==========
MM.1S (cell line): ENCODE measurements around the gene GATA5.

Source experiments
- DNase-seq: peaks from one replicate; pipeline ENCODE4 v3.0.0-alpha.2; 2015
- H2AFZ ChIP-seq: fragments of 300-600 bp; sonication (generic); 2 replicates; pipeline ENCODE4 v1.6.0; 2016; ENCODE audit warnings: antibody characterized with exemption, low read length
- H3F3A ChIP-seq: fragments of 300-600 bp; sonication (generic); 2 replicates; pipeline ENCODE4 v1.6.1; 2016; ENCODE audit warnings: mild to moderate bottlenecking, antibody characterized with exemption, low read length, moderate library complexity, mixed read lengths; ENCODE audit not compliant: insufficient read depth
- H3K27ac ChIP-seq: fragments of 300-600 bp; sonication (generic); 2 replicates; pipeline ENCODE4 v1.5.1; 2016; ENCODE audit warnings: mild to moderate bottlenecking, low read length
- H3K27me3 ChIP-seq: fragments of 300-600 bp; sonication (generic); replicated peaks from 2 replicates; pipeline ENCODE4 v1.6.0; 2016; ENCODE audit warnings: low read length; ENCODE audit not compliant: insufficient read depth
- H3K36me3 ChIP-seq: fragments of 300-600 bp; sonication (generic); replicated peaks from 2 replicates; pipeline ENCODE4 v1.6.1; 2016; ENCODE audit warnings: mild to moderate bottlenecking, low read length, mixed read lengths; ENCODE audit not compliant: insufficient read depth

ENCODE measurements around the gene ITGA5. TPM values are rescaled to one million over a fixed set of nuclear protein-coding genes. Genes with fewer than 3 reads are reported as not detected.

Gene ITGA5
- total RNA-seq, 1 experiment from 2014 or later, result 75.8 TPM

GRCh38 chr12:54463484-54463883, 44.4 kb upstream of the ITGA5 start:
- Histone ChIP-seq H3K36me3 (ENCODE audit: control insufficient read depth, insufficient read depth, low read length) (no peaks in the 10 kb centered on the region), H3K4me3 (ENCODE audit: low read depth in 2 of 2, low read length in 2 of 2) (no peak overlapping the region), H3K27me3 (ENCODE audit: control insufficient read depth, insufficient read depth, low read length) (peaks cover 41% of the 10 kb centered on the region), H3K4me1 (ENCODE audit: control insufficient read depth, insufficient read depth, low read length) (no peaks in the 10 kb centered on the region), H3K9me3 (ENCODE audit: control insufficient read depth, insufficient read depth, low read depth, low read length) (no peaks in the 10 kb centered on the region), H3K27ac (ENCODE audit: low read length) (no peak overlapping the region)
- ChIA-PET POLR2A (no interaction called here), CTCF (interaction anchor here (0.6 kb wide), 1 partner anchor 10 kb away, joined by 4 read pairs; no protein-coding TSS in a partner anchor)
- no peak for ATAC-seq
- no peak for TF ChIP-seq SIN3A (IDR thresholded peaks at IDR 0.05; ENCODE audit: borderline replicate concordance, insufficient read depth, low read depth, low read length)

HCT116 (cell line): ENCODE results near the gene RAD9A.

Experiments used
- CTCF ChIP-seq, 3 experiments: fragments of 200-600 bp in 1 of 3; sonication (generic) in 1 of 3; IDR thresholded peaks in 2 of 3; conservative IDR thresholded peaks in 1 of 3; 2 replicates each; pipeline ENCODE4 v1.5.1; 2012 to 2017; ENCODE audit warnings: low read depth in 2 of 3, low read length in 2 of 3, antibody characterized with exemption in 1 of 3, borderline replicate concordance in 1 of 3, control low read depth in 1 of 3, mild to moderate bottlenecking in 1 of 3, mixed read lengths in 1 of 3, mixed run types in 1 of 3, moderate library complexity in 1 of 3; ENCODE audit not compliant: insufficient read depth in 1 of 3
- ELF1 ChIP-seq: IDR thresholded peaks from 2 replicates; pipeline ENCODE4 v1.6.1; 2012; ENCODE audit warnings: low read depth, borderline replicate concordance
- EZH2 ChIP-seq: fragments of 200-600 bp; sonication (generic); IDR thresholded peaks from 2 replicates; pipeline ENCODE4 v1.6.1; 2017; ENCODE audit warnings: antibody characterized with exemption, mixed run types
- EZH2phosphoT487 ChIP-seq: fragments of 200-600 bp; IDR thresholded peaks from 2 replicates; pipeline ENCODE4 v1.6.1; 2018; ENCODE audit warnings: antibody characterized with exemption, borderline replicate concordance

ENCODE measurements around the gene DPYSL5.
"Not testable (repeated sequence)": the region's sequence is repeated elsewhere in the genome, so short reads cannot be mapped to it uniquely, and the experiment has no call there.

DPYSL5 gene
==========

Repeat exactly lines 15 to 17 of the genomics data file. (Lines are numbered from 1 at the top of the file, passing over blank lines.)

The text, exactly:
- no peak for ATAC-seq
- no peak for TF ChIP-seq SIN3A (IDR thresholded peaks at IDR 0.05; ENCODE audit: borderline replicate concordance, insufficient read depth, low read depth, low read length)

HCT116 (cell line): ENCODE results near the gene RAD9A.